Like most running for office, Chuck Reynolds has been subject to scrutiny on his past.
Tonight, the candidate shares his side of the story with Action News Now, in his first televised interview this election season.
We met Candidate Reynolds at the construction site of the new Cal Fire headquarters in Oroville. Also present was his 18-year-old son, Greyson.
"Everything he does is trying to make the community a better place," says the younger Reynolds, who referenced when his father sponsored his football team as an example.
Reynold's roots run deep in Oroville, all the way back to 1870. Now, the businessman, who owns two masonry companies, is building blocks he hopes will lead him to the mayor's seat.
"Now is a very important time in our town," Reynold says. "My main goal is to re-establish trust in the community for the council."
Reynolds says he is against introducing marijuana dispensaries to Oroville as he does not believe selling drugs in the community is a good way to help drive city finances.
“Public safety is my top priority," he adds. "I am in full support of our police department and our Chief. We need to make sure they receive the resources and policies they need to keep us safe.”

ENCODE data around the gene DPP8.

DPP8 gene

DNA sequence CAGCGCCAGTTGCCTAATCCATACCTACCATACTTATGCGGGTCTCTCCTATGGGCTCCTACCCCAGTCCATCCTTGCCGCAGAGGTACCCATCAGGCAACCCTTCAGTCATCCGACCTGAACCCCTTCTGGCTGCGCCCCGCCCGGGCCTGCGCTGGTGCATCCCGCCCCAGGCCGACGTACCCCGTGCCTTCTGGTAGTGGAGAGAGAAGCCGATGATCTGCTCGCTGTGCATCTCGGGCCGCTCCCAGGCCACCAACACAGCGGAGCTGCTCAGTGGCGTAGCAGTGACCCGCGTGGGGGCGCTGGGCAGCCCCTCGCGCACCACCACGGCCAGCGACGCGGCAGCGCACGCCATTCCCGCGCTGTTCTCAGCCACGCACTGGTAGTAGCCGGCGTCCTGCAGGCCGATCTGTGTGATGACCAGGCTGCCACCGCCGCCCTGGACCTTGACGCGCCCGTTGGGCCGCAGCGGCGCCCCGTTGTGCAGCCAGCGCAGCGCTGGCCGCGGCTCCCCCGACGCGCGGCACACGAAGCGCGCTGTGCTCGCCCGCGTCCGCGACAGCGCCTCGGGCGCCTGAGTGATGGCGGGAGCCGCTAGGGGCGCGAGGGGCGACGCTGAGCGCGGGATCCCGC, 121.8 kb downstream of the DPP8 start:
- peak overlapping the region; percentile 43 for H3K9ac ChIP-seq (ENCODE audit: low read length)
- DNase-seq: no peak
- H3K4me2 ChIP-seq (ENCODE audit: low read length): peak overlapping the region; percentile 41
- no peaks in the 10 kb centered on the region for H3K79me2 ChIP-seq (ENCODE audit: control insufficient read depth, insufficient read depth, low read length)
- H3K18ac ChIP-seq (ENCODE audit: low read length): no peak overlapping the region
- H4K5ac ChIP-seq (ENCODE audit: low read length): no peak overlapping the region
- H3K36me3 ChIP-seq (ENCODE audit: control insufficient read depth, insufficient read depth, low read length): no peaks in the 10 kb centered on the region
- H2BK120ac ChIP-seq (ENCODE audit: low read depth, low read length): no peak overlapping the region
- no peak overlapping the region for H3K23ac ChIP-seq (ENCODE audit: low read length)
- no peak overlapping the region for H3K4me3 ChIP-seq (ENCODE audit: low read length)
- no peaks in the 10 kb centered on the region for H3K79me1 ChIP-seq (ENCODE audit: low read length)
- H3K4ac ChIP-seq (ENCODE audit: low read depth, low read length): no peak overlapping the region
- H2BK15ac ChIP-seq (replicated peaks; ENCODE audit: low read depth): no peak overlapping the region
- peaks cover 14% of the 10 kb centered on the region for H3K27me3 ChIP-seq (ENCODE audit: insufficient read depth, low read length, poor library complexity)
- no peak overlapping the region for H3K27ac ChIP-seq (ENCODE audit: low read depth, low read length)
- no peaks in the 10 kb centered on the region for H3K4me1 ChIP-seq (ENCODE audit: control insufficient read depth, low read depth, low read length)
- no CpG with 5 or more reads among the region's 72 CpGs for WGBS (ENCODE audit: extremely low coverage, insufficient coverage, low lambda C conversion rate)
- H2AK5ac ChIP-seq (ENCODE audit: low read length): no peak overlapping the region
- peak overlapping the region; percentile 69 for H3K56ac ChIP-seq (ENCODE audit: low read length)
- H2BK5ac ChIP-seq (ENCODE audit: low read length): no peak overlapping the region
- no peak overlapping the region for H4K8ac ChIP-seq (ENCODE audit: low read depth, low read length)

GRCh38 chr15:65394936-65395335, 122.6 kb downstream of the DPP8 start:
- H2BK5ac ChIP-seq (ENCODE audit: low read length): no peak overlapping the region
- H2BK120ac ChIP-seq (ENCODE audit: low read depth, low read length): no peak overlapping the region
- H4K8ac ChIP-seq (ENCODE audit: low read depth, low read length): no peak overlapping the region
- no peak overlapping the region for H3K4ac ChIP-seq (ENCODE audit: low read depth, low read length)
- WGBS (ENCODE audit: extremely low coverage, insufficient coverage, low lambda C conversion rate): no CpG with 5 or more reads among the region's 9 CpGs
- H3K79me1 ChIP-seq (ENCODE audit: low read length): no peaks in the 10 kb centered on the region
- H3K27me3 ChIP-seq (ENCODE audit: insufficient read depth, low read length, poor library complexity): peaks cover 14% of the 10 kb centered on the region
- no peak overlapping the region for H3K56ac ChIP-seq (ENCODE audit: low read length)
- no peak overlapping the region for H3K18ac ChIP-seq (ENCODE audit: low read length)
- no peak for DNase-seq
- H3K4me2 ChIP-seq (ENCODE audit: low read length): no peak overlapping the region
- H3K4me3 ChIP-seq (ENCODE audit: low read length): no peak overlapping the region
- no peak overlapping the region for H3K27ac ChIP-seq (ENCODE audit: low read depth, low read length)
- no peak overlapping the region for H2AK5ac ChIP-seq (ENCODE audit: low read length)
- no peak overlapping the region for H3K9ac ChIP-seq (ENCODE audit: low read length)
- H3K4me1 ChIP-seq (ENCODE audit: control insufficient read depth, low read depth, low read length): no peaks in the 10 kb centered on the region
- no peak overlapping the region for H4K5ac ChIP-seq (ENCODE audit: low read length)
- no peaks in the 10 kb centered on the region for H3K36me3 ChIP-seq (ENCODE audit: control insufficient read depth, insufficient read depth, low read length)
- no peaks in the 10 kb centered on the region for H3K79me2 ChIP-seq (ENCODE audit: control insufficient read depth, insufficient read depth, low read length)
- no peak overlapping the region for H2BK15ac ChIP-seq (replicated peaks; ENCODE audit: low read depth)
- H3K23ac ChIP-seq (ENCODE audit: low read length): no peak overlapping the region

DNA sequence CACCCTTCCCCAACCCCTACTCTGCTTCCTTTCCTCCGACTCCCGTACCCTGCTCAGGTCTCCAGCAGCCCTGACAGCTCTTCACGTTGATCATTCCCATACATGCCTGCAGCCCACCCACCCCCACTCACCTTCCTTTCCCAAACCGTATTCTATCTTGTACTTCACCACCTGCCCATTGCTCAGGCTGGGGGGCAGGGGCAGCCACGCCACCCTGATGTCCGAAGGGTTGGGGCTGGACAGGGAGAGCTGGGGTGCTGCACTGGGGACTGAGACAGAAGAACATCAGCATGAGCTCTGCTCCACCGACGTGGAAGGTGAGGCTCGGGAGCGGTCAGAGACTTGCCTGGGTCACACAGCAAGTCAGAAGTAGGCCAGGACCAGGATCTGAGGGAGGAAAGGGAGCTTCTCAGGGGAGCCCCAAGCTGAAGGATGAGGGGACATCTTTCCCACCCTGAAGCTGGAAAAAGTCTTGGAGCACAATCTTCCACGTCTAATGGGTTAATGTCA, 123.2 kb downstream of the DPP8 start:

Recent revelations from the past now chip at the foundation of Reynold's reputation. News broke of a 1996 drug possession charge, in September.
"The felony was when I was a single man," Reynold tells Action News Now. "I made different decisions when I was single...it's the trials and experience that lay the foundation of who we are today. I can tell you exactly who you should not be, as well as tell you how we should be."
Action News Now asked Reynolds opponent, current Vice Mayor Janet Goodson in September of her arrest record.
"I too have experienced some very painful but important lessons during my youth, as most of us have," she says in part in a written statement.
In an election season already packed with drama, there's no question that this race will be a tough fight to the finish.
"He has seen the worst and he knows how to stay away from it now," says Reynold's son. "That gives him the point of view that helps him make our town better."